Surely we can find a way to live more lightly (and less expensively)
We had been optimistically following the development of Three Groves Ecovillage in Chester County, PA only to find that construction costs came in at the high end and the pricing of the units got out of hand. The project folded.
We had been optimistically following the development of Rocky Corner Cohousing near New Haven, CT only to find that construction costs came in at the high end and the pricing of the units got out of hand. The project went into bankruptcy.
Crazy that green eco-living homes have to wind up priced at $400K or more.
When the context is a special situation some developers and townships are able to think outside the box to keep it simple and inexpensive:
I’ll bet a unit there is under $200K, maybe way under. An issue is that they have to have a “special situation” context in order to limit who is eligible — or else they would get swamped with applications.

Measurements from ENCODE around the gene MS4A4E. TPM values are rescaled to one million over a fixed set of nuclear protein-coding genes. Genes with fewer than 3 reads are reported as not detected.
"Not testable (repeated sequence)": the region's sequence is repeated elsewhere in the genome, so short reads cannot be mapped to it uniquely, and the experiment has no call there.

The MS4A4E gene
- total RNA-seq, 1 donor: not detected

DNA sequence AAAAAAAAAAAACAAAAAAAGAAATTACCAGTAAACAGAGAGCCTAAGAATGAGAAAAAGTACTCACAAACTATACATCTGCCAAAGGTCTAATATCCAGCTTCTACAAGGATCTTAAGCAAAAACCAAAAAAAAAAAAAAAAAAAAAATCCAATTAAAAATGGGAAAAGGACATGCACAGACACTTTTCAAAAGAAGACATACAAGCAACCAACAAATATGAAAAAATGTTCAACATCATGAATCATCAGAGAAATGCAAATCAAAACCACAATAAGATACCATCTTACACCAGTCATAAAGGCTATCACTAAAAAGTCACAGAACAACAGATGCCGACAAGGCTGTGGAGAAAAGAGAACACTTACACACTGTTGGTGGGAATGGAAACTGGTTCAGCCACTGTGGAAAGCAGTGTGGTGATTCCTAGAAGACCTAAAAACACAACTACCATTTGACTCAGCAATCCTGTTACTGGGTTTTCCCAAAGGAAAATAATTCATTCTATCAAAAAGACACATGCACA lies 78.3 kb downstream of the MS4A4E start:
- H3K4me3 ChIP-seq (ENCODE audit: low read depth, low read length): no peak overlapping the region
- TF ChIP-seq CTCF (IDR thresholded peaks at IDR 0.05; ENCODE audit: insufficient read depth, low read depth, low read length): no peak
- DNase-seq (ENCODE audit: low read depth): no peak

Maybe the problem is: Even though demand for inexpensive-but-nice-and-also-green housing is huge, there is little profit to be made.
Maybe a Green government has to sponsor those kinds of projects as non-profit endeavors:
Let’s see some Green local officials team with some visionary simple-living pioneer developers to build cohousing communities where the homes are somewhere in-between the $200K cottages of Valley View Senior Housing and the $400K many-amenity cohousing communities that are over-influenced by affluenza standards.